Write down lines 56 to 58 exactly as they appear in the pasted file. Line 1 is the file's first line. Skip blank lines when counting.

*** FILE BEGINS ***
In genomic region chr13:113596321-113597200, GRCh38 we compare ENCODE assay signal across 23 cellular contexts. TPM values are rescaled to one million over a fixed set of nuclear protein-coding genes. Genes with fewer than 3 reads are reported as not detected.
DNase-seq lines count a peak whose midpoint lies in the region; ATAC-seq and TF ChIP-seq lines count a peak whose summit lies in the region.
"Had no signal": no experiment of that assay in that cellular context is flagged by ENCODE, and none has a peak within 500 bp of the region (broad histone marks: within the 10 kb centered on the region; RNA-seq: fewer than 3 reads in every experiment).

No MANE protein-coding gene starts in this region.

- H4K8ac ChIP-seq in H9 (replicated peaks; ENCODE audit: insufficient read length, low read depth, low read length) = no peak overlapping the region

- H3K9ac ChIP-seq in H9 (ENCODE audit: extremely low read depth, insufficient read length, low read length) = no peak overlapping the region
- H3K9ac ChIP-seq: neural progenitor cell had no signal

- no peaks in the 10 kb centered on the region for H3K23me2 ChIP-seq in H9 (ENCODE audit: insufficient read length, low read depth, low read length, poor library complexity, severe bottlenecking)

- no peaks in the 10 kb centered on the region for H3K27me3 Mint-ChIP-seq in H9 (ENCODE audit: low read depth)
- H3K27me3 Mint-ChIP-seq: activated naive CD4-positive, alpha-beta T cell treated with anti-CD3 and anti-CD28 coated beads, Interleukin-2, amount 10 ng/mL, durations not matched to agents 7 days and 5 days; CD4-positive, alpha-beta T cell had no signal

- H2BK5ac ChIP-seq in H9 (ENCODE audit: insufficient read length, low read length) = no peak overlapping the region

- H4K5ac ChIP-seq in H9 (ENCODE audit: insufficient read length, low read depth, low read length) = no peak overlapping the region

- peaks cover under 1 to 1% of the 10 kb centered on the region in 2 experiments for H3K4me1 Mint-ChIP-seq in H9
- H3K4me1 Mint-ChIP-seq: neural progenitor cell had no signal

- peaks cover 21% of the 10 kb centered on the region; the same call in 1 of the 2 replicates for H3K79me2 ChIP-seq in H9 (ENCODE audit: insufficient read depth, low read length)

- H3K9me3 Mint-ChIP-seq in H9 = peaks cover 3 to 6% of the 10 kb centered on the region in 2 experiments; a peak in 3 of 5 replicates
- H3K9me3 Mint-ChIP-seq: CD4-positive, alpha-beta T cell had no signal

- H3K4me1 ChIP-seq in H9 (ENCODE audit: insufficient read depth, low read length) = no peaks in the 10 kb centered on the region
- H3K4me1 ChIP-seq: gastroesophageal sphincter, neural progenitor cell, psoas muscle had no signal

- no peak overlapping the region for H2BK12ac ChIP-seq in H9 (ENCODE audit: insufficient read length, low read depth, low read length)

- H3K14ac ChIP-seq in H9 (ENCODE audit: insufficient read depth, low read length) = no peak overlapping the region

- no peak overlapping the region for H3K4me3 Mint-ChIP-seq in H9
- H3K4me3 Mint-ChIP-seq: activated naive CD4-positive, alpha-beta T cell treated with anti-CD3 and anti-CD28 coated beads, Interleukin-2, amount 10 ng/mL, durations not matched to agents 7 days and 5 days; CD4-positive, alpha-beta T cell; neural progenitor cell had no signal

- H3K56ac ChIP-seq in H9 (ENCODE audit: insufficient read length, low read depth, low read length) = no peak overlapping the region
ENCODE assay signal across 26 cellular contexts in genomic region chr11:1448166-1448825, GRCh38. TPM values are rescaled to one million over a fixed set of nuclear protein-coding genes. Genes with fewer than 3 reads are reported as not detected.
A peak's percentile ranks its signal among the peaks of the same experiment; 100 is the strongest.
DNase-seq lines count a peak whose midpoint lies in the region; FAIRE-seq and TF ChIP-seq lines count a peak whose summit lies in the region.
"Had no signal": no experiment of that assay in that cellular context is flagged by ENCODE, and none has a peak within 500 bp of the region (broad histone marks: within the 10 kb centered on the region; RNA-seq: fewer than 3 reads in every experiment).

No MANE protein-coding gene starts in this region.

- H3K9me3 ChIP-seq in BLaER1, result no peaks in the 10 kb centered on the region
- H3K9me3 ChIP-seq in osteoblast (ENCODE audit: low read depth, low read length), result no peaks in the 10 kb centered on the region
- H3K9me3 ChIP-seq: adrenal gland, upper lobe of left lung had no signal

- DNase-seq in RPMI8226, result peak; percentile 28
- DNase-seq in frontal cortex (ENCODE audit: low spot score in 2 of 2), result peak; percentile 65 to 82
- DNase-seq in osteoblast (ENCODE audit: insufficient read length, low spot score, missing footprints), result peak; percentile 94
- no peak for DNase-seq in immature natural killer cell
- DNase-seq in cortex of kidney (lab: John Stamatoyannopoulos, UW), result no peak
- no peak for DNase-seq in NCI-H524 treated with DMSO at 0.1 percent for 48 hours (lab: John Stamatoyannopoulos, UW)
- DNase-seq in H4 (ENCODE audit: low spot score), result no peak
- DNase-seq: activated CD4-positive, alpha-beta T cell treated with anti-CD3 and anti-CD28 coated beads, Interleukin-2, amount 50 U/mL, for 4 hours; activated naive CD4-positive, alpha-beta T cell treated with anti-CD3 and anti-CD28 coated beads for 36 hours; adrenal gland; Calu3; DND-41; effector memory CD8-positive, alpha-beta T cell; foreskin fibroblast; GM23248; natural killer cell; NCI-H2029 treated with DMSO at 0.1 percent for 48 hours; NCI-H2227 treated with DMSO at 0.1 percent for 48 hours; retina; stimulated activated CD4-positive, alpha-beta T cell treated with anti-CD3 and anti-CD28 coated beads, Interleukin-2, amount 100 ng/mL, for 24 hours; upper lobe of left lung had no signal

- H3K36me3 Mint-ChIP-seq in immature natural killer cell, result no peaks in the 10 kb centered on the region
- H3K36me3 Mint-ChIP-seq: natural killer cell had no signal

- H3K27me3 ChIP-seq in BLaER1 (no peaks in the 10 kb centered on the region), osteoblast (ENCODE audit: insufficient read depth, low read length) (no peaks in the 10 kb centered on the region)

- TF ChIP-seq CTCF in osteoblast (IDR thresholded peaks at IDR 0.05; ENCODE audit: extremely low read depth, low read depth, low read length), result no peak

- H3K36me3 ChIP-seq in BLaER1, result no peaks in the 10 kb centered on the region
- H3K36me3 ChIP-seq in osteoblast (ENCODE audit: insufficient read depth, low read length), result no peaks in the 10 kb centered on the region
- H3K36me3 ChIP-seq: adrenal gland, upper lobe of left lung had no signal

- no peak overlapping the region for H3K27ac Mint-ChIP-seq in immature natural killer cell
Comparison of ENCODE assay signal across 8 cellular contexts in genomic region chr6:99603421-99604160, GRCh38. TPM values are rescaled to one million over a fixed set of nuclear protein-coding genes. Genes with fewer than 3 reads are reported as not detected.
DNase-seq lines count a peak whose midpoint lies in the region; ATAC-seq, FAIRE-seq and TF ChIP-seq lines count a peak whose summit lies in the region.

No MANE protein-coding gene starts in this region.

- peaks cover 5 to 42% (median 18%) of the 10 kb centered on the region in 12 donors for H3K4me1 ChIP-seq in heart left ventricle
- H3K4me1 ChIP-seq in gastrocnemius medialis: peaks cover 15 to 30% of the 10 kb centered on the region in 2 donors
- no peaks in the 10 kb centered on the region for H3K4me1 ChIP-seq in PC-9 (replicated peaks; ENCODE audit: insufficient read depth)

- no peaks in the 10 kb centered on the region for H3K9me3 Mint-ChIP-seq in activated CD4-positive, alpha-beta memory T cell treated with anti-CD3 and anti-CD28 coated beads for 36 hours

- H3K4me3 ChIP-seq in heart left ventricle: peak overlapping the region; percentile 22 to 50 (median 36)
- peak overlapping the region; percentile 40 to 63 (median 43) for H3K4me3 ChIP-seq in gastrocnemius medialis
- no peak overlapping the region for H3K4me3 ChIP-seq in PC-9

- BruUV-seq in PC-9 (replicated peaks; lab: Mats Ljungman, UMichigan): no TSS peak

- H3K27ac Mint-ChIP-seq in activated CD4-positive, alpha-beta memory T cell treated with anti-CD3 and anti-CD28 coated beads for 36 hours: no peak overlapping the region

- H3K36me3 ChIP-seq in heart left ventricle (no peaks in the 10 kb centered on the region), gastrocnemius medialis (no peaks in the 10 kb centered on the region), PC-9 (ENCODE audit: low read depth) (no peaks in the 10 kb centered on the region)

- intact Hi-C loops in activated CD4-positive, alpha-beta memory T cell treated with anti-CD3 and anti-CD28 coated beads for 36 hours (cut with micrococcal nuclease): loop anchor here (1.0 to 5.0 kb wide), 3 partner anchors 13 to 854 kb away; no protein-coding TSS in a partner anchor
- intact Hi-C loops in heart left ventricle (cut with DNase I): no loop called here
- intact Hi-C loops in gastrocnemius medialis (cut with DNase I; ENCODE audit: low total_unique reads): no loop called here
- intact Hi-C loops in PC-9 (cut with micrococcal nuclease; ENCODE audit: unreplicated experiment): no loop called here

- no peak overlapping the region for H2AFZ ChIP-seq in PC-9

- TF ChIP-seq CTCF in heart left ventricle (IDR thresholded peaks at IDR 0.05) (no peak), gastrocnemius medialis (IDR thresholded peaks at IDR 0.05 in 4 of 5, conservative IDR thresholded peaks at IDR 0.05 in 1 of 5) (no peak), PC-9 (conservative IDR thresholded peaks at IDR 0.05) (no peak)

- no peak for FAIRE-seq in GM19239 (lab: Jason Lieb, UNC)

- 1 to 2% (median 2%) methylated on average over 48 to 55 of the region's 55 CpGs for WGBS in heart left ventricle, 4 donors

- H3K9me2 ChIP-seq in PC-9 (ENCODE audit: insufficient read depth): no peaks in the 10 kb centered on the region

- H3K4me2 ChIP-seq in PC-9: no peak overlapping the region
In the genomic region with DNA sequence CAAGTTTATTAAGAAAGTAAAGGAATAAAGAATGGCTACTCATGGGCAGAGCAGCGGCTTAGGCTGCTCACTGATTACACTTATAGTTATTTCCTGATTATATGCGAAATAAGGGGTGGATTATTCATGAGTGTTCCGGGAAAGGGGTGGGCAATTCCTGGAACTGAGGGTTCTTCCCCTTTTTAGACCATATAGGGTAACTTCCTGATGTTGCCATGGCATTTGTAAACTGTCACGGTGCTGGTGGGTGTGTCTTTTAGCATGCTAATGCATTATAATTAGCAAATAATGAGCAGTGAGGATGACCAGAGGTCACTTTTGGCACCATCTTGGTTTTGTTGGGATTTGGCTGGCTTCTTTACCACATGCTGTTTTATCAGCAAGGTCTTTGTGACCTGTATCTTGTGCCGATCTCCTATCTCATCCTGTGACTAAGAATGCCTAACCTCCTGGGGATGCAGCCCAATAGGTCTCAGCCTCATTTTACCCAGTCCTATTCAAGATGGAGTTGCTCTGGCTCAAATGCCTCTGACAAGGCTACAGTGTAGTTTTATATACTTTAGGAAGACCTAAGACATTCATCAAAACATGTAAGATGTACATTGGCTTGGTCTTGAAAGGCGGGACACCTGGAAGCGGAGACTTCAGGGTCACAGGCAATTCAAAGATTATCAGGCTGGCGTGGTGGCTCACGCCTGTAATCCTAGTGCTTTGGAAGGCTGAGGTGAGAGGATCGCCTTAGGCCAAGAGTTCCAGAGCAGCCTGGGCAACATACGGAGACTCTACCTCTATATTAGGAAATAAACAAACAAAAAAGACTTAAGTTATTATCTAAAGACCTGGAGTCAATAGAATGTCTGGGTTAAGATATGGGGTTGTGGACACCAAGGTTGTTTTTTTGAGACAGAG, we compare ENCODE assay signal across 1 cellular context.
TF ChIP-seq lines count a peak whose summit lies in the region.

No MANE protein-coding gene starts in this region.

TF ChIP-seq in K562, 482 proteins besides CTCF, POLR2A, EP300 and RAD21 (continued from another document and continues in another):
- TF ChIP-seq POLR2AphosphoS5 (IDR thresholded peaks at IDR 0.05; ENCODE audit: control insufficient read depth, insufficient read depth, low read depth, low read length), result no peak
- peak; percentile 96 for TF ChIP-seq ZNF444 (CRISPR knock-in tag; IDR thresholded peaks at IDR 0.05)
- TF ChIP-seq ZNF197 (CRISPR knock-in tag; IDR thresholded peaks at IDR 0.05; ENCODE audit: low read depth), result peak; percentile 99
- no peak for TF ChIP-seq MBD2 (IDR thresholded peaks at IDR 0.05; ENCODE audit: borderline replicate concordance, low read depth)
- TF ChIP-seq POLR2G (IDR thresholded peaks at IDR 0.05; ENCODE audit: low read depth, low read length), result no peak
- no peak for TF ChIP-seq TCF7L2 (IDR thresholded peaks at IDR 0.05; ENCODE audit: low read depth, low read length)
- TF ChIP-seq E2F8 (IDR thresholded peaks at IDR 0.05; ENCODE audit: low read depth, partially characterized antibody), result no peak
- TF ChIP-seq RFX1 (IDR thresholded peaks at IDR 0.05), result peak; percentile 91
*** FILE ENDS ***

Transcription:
- H3K4me3 ChIP-seq in heart left ventricle: peak overlapping the region; percentile 22 to 50 (median 36)
- peak overlapping the region; percentile 40 to 63 (median 43) for H3K4me3 ChIP-seq in gastrocnemius medialis
- no peak overlapping the region for H3K4me3 ChIP-seq in PC-9